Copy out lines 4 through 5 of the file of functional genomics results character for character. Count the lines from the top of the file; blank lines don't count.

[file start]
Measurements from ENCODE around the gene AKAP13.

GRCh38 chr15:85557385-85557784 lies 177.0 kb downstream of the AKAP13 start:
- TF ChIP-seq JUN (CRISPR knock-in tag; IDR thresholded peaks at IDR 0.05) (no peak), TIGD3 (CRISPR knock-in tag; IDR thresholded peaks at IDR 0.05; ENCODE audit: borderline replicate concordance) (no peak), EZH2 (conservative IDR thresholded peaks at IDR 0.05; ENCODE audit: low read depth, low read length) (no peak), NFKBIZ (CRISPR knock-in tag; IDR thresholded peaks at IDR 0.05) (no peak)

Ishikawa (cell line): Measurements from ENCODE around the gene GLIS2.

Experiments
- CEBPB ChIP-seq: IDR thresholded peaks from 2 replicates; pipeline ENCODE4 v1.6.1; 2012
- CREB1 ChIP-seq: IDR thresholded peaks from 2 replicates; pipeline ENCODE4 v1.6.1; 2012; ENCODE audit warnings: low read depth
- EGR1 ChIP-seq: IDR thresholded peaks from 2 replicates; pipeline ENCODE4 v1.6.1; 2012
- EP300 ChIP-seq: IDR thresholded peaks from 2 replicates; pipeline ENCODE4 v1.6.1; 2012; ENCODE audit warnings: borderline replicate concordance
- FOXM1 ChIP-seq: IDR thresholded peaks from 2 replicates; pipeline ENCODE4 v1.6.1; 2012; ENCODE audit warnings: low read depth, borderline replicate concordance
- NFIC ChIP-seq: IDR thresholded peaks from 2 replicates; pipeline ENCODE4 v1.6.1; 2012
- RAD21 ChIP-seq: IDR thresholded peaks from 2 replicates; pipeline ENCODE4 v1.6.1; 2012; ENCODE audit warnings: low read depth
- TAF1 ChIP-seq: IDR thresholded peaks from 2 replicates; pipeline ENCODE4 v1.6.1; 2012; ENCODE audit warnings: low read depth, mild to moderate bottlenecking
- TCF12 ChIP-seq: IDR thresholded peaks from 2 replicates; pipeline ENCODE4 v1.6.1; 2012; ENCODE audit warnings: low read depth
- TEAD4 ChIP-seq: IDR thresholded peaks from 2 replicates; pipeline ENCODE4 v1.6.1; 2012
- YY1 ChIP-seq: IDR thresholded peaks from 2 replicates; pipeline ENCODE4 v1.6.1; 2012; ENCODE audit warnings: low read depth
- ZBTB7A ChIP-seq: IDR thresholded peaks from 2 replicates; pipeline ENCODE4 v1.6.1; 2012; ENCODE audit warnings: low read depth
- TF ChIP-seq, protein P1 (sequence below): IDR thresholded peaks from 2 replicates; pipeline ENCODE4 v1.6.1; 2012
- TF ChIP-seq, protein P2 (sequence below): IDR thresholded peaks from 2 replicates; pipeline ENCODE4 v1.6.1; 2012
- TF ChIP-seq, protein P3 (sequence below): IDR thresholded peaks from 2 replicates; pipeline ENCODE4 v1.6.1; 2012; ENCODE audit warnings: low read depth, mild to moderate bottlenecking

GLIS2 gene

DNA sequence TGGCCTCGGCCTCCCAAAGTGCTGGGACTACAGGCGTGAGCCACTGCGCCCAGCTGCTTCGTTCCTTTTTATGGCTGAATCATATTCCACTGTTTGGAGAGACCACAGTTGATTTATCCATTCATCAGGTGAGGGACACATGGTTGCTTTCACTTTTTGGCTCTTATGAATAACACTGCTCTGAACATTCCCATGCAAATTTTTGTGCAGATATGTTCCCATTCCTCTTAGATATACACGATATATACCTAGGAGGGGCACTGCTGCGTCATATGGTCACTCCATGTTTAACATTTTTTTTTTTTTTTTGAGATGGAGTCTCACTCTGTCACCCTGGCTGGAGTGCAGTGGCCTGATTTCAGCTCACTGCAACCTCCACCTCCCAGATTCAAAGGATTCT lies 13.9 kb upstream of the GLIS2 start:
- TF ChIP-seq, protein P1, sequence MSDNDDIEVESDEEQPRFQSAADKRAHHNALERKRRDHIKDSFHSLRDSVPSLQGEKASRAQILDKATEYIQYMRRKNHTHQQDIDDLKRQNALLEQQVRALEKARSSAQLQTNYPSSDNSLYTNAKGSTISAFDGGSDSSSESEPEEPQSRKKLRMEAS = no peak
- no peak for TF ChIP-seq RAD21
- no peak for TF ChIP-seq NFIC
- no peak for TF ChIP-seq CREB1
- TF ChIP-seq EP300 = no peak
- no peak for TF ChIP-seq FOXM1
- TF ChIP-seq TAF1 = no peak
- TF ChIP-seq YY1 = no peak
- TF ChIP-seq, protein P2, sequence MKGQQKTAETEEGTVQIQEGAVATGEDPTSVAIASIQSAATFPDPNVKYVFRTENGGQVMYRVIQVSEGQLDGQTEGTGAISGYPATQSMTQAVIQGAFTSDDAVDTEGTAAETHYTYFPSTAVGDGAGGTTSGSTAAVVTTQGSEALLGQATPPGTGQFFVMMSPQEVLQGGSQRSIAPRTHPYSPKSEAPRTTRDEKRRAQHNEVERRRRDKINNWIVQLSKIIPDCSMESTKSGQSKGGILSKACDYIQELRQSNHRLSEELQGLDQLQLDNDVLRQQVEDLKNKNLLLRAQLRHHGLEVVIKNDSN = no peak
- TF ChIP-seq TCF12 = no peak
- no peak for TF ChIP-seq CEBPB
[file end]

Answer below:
Ishikawa (cell line): Measurements from ENCODE around the gene GLIS2.

Experiments